Once you or your solicitors have answered any questions raised by the buyers’ solicitors, they should do a report to their clients on the property and send them the contract to sign.
The contract will either be in the form submitted by your solicitors or will have some agreed amendments discussed between the two firms. Property contracts are very standardised. All firms of solicitors use the same basic contract terms, so agreeing the final form of contract should not be a big deal.
The buyers’ solicitors will approve the contract, as it is, or with some amendments, which will be the subject of discussion and finally agreement between the two firms. Your solicitor will then send you one part of the contract to sign. (If you are away, arrangements can be made for the solicitor to sign on your behalf.)
Buyers have to pay a deposit at exchange of contracts. This is traditionally 10% of the purchase price. Nowadays, it is sometimes negotiated down to 5%, but you shouldn’t agree to that unless you really have to. The point of the deposit is that it is security for you that the buyers will honour the contract. You keep it if the buyers default on the contract and don’t complete the purchase.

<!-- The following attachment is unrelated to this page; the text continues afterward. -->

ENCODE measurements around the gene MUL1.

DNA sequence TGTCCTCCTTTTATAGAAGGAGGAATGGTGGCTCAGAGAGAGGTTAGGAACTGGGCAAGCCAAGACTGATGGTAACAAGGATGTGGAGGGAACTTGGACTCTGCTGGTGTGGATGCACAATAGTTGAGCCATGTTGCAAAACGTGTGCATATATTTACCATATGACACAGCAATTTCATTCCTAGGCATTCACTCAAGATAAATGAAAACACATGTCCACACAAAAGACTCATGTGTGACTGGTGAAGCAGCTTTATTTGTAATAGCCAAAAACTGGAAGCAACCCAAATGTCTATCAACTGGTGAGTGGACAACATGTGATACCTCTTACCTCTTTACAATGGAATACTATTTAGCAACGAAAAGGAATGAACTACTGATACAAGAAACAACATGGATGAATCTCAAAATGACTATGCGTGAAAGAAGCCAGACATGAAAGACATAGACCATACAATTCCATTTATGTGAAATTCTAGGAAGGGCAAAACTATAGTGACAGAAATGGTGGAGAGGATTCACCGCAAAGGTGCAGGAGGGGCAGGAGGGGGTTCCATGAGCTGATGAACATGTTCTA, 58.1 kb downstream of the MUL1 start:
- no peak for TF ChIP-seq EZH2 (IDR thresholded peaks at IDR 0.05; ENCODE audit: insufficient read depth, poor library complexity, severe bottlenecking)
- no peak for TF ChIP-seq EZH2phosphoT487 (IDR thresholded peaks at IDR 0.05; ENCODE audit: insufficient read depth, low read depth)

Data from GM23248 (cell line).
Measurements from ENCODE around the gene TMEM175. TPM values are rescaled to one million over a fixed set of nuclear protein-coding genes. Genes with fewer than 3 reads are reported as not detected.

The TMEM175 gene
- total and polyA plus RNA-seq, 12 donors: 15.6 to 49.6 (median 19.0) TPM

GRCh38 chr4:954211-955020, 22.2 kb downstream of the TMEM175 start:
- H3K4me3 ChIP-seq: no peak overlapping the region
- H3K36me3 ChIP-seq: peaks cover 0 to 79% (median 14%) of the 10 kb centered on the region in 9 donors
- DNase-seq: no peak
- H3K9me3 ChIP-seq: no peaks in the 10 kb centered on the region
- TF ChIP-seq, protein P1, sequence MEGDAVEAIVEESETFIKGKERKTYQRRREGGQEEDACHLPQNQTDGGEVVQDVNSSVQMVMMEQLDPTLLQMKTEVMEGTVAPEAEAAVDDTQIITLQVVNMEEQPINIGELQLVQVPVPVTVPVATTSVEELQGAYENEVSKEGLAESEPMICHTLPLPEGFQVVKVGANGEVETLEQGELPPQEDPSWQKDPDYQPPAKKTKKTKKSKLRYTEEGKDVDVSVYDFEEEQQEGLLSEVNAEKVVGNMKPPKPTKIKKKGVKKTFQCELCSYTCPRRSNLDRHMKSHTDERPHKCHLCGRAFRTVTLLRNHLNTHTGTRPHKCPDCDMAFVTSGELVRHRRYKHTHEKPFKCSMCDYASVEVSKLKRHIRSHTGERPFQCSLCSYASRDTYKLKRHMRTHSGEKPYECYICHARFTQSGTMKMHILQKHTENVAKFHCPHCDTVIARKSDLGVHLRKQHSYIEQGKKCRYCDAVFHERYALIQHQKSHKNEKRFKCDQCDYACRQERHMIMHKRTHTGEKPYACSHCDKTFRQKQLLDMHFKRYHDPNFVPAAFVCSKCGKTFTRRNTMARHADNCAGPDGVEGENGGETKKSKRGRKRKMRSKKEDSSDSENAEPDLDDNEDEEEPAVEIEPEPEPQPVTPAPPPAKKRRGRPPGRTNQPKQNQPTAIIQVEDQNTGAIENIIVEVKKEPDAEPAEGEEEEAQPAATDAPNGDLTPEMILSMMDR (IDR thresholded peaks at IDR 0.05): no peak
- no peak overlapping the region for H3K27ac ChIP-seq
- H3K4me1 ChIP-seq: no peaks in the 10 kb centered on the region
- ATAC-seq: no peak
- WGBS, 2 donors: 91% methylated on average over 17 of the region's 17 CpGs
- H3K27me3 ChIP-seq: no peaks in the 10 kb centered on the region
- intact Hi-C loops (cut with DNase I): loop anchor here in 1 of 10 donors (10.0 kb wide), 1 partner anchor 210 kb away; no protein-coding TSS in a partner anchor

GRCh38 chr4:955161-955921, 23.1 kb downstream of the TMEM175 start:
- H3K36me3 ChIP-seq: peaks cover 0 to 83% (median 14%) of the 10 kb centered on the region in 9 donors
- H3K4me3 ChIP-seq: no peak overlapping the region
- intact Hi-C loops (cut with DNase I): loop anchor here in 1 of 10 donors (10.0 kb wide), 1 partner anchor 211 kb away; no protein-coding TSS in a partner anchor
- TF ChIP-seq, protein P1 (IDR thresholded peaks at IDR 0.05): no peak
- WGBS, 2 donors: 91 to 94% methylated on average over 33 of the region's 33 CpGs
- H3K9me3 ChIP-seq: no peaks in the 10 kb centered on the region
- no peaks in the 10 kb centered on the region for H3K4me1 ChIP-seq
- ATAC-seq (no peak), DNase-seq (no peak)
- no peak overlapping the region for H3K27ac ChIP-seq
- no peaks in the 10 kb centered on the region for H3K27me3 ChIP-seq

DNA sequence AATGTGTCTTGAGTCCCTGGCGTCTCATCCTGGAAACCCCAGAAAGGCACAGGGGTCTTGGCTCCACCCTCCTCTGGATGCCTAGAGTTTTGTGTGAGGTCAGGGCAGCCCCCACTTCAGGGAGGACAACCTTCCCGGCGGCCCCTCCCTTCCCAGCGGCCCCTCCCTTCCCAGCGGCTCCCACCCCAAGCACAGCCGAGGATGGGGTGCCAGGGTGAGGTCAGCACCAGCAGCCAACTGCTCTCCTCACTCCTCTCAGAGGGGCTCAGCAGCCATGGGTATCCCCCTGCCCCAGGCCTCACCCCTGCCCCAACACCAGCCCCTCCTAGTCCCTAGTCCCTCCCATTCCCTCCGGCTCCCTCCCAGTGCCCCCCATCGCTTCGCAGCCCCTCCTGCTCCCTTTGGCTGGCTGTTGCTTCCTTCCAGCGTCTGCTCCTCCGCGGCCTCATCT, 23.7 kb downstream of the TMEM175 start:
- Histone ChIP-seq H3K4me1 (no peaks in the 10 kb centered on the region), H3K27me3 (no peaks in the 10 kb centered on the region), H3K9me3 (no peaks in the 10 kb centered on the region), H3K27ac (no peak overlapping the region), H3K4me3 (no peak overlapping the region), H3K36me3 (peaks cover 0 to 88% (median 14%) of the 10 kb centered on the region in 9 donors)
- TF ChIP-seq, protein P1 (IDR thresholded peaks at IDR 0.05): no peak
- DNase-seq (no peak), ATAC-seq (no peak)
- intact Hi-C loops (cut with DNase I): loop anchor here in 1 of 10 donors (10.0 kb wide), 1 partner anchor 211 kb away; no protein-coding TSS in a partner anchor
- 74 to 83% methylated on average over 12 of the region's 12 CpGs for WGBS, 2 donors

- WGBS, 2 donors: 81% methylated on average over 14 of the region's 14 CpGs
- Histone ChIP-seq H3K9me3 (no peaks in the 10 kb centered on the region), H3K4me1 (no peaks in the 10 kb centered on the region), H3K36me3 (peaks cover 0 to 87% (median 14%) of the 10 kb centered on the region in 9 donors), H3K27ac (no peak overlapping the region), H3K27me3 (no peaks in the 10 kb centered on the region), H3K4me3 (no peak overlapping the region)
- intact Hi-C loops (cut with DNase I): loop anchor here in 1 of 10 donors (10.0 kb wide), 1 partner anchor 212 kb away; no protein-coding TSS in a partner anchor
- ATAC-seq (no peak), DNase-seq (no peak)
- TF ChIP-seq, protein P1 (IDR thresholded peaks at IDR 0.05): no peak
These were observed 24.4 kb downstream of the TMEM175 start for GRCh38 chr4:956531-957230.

A deposit can be held by your solicitors as ‘stakeholders’ or as ‘agents for the seller’. If the contract says they hold a deposit as agents for the seller, then they can simply pay it to you as an advance payment on the purchase price. This would be most unusual in a private sale, but it is often found in sales by developers of new homes – they expect to get deposits as early as possible to reduce their loans. In deals between private individuals, the deposit is usually specified to be held as ‘stakeholders’. This means that your solicitors must hold the money. They can only release the money to you after completion of the sale has taken place. There is one very useful exception to the rule that the money is held by the solicitors. If you are also buying a home in England or Wales, then the normal rules allow you to use the buyers’ deposit as part of your deposit on your own purchase.
Exchange of contracts
You often hear the contractual stage referred to as ‘exchange of contracts’ or just ‘exchange’. This is a reference to the way the contract is created.
A contract is prepared in two identical parts, one signed by the seller and the other by the buyer. (If you are abroad or can’t get to your solicitors to sign, your solicitors can usually sign for you.) Signing doesn’t commit you in any way.
At ‘exchange’ the two solicitors speak on the telephone. They agree the completion date (which you will have approved in advance) and this is written into the contract. Then they each agree to post their part of the contract to the other – that is the ‘exchange’ referred to. At that point in the conversation, you become legally bound to sell and the buyer is bound to buy. Now no one can back out.